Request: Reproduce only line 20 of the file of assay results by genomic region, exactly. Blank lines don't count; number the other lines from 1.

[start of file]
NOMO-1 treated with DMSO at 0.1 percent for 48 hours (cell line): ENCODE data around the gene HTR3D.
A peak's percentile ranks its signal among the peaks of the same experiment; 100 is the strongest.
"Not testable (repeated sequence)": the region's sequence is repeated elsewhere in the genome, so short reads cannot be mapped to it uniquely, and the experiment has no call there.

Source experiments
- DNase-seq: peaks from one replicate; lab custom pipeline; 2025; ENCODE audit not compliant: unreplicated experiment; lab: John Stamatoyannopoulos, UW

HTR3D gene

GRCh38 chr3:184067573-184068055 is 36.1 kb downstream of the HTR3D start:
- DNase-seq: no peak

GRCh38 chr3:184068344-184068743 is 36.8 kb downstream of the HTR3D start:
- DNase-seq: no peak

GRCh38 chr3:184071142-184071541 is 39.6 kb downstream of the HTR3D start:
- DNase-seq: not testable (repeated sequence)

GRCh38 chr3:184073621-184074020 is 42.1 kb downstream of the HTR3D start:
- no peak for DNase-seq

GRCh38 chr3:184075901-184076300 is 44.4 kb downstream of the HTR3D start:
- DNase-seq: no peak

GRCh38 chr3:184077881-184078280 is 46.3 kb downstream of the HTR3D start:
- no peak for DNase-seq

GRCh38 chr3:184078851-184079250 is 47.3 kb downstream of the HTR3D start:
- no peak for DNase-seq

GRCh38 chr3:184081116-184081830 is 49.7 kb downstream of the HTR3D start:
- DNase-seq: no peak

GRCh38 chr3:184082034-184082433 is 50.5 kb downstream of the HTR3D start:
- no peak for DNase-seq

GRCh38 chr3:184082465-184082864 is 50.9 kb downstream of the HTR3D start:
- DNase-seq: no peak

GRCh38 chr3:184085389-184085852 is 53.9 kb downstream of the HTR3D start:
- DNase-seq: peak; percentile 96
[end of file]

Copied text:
- no peak for DNase-seq